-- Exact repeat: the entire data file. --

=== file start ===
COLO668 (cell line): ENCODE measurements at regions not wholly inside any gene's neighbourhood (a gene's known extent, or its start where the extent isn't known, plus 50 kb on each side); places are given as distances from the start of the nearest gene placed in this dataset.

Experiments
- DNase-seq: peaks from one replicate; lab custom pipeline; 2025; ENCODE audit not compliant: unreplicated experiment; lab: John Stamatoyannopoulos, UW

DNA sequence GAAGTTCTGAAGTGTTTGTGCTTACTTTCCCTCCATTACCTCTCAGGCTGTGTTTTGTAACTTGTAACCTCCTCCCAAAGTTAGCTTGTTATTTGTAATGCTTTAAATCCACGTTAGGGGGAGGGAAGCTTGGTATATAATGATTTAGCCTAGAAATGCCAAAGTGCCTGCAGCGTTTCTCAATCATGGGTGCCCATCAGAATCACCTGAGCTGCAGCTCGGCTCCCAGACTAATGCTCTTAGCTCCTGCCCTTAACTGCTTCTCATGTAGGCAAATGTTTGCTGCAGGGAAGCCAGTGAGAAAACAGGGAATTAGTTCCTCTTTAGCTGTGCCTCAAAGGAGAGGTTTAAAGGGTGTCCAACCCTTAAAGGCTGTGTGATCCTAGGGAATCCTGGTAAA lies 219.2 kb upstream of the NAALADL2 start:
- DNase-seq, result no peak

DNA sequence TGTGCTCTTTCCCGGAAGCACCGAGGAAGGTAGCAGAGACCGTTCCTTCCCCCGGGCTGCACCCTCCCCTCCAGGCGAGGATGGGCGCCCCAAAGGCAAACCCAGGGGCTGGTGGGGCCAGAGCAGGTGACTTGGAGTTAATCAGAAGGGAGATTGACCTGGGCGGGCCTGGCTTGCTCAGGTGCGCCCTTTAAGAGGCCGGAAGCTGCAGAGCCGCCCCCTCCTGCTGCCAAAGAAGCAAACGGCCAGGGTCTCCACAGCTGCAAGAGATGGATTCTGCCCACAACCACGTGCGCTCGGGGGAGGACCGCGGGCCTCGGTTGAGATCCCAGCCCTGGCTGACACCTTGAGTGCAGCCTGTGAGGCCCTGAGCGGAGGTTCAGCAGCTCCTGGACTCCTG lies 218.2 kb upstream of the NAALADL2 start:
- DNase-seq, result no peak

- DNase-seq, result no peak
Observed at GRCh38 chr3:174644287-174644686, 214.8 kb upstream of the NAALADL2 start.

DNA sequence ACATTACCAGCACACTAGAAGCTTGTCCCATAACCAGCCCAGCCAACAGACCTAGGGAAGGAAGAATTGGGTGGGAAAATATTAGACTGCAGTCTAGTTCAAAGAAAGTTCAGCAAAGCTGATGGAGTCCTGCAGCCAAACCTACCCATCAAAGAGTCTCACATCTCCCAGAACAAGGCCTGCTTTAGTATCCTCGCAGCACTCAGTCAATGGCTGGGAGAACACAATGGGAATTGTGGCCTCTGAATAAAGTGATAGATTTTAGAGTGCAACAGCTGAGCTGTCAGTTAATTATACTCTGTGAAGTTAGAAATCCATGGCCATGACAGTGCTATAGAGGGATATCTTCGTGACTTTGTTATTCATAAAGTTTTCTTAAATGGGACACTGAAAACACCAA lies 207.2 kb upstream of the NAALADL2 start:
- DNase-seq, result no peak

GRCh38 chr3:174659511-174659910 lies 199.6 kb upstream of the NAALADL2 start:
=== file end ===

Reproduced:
COLO668 (cell line): ENCODE measurements at regions not wholly inside any gene's neighbourhood (a gene's known extent, or its start where the extent isn't known, plus 50 kb on each side); places are given as distances from the start of the nearest gene placed in this dataset.

Experiments
- DNase-seq: peaks from one replicate; lab custom pipeline; 2025; ENCODE audit not compliant: unreplicated experiment; lab: John Stamatoyannopoulos, UW

DNA sequence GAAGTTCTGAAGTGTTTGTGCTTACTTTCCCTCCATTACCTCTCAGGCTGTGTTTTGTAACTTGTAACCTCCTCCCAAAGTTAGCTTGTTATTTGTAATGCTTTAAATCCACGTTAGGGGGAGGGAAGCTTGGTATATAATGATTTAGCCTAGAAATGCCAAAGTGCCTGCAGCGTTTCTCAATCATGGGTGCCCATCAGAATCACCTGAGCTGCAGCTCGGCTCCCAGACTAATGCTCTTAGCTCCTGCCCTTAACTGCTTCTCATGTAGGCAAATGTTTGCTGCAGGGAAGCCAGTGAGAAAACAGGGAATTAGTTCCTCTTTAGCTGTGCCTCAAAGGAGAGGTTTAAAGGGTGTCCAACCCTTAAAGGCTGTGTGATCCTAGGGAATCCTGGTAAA lies 219.2 kb upstream of the NAALADL2 start:
- DNase-seq, result no peak

DNA sequence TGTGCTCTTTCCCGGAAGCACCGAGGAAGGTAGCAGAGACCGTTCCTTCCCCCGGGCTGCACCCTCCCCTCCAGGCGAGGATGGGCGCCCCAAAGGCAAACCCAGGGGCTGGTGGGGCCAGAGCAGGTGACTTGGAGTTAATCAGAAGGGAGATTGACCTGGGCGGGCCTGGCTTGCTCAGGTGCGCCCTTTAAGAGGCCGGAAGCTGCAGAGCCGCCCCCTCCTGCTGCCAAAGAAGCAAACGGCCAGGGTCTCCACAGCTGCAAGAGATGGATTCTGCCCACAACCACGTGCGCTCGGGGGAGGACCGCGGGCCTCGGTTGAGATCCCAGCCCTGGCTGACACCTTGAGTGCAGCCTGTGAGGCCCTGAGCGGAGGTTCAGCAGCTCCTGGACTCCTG lies 218.2 kb upstream of the NAALADL2 start:
- DNase-seq, result no peak

- DNase-seq, result no peak
Observed at GRCh38 chr3:174644287-174644686, 214.8 kb upstream of the NAALADL2 start.

DNA sequence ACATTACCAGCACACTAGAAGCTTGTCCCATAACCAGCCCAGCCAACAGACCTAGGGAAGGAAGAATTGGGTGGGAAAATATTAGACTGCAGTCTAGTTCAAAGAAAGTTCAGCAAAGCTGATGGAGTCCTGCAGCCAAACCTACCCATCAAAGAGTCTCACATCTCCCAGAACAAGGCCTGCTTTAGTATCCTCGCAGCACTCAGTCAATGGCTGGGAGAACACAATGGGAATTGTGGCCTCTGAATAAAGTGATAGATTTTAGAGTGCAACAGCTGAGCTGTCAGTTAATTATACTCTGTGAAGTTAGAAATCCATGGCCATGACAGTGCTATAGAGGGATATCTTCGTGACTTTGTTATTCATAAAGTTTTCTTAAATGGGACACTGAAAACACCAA lies 207.2 kb upstream of the NAALADL2 start:
- DNase-seq, result no peak

GRCh38 chr3:174659511-174659910 lies 199.6 kb upstream of the NAALADL2 start: